MILWAUKEE — Two Milwaukee Catholic high schools were not immune to the unprecedented, post-presidential election boiling over of emotion that is gripping the United States.
However, steeped in the teachings of the Catholic Church, Marquette University High School and Divine Savior Holy Angels High School used that emotion and its expression as an opportunity to build upon what they teach and the environments in which they teach.
“What transpired here was what was happening in the real world,” Dan Quesnell, principal of DSHA told the Catholic Herald Nov. 15. “People are wrestling with the results of the election.”
Noting that the “biggest challenge we faced was the fostering of emotions on social media,” he said the school used its monthly “Dasher Dialogue” on Nov. 14 as a place to discuss the question: “How do we move forward as a DSHA community?”
“This created an opportunity to talk face to face,” the principal said.
The dialogues normally draw 40 students, according to Quesnell. This one, which he described as “heartwarming, uplifting,” drew 300 students.
“There were different perspectives, but they were hopeful,” Quesnell said. “Young people care; they’re passionate.”
He said “nothing overtly racist, nothing derogatory” was expressed by DSHA students following the election.
“Students are trying to work through it – that’s what’s going on in the adult world,” Quesnell said, noting that the process at his school was taking place with “proper discourse.”
A Nov. 9 tweet by Johanna De Los Santos, a New York woman with no apparent ties to MUHS, stating Latino students at the school “were harassed today by white students with comments like ‘see you in Mexico’ and slapping trump (sic) campaign stickers on their backs/backpacks. Multiple reports.” set off what principal Jeff Monday described as “a firestorm on social media.”
“One student made an inappropriate comment in his class,” Monday confirmed for the Catholic Herald Nov. 14. “We haven’t been able to track any other incidents. There is no confirmation on students putting stickers on book bags.”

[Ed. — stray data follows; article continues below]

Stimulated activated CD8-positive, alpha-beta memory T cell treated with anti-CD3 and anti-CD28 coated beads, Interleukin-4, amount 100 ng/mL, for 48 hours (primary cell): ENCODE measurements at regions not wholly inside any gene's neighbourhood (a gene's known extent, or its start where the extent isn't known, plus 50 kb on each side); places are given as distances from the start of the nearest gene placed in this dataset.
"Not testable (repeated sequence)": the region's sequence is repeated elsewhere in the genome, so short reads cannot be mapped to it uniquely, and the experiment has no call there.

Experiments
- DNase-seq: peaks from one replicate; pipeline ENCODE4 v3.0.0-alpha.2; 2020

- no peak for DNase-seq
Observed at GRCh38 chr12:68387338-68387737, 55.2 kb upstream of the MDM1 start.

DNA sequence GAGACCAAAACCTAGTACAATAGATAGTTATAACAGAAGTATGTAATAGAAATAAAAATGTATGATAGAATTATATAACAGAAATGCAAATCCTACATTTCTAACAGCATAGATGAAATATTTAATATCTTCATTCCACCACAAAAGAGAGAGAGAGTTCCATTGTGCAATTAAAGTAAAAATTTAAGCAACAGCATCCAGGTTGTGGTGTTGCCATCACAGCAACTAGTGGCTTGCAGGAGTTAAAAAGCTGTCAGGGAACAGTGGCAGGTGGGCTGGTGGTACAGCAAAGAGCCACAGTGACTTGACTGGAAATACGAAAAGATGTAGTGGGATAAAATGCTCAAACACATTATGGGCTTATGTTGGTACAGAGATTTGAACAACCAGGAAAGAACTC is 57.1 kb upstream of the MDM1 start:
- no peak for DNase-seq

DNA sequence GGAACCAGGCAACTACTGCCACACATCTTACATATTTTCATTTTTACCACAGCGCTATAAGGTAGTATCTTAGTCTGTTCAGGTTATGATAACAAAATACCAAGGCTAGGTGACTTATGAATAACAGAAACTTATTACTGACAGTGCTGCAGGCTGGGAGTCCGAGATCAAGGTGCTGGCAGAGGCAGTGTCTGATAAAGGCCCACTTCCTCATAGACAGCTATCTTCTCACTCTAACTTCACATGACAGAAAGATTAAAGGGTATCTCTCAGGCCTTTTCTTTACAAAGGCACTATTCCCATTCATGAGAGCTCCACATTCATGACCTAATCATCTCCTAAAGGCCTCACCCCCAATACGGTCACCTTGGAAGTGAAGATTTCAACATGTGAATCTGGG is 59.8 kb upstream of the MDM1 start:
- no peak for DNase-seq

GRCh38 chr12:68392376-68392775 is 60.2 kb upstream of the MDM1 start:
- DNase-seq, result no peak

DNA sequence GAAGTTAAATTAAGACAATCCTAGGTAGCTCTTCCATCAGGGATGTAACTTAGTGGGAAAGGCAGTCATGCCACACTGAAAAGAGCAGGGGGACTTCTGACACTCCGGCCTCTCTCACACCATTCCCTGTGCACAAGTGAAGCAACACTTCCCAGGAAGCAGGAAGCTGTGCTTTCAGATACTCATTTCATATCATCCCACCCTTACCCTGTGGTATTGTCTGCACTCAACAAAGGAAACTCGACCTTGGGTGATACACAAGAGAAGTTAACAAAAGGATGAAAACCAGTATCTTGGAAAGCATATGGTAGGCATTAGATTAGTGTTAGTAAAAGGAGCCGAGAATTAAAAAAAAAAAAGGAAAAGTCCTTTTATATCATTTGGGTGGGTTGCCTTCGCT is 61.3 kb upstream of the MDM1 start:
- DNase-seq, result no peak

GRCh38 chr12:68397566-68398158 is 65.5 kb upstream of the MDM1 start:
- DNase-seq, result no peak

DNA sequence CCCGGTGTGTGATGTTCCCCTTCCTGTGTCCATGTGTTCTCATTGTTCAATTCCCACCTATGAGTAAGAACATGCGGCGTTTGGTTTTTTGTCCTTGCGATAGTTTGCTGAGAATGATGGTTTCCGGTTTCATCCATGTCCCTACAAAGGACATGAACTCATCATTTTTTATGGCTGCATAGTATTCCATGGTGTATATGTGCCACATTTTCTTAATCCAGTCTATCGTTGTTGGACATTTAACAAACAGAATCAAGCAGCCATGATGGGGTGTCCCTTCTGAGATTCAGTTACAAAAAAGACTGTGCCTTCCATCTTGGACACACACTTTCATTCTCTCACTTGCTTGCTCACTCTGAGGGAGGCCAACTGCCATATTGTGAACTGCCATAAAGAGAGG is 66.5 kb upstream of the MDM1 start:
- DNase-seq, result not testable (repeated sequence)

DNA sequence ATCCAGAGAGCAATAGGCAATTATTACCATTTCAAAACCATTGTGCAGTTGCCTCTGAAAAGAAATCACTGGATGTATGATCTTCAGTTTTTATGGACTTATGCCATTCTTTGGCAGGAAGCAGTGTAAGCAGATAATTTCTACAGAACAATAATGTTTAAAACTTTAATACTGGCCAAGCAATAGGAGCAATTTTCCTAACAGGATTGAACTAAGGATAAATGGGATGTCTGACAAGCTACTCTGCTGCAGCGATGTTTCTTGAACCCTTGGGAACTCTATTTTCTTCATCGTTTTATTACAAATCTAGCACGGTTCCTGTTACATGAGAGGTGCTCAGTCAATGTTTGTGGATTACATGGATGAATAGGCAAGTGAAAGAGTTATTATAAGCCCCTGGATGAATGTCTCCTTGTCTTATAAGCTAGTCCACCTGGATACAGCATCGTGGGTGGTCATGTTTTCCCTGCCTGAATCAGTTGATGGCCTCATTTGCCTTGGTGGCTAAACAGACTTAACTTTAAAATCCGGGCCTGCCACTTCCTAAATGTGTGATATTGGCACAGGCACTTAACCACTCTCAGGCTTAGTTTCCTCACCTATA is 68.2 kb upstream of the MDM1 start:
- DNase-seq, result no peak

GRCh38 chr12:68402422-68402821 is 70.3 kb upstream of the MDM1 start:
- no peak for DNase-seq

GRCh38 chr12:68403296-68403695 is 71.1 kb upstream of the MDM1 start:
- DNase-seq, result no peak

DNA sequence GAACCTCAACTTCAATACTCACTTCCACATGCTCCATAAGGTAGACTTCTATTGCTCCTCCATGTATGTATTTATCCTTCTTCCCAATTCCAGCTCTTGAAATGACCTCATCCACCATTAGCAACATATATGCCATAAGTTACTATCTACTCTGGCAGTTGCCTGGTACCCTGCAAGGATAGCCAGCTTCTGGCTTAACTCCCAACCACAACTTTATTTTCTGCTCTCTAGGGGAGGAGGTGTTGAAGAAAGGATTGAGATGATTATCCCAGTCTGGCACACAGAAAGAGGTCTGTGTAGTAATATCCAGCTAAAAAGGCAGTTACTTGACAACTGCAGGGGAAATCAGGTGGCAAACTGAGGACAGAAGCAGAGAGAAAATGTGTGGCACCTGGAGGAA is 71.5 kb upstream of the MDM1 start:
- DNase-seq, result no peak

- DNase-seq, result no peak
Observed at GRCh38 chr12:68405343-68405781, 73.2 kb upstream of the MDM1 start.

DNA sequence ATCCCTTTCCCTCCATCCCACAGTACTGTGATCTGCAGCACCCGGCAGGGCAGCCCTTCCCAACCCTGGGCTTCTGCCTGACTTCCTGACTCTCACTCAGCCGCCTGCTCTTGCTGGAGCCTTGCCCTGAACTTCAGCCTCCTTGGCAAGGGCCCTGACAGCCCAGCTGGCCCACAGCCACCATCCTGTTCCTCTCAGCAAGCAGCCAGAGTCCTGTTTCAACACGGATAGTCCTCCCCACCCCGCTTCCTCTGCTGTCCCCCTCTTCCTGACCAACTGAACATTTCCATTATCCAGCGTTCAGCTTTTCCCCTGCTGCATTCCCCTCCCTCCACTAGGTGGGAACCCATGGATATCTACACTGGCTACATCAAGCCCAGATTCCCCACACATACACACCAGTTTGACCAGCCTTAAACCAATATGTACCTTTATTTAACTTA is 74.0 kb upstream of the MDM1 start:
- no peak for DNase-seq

School administrators have met with the student, an underclassman, and his parents. The student will be disciplined, according to Monday.
“No one else has come forward; there is no new information on offensive actions,” he said.
The principal and Jesuit Fr. Michael J. Marco, MUHS president, met with each grade on Nov. 10 to talk about “who we are” as the Marquette community.
“The reports were the antithesis of what we hold as a Catholic school,” Monday said. “The students were very serious about these conversations.”
He said that prior to the election there were conversations with faculty members about the need for civil discourse in the classroom and instructing students on how to make informed decisions.
“This was done in the context of what the church teaches,” Monday said, noting the specific application to the social sciences and theology classes.
Each year MUHS has a theme. This year’s is: “Lead by example,” which has been at the forefront of Monday’s conversations with students.
“Our rhetoric can offend. As Christians, the words we use represent us as a people,” he said. “Rhetoric cannot divide us; it must respect and honor the dignity of the individual.”
In a Nov. 10 letter addressed to alumni, alumni parents and friends, Monday wrote about “inappropriate and hurtful” comments, as well as “inappropriate chatter on social media.”
“As a community that takes seriously our role in educating and caring for your sons, I want to reaffirm to you that we have zero tolerance for this behavior.”
He closed the letter, stating: “If you become aware of an issue relating to your son after you speak with him this evening, I ask you to call me so we as a school can respond appropriately. We want all students to be and feel safe when they are here.”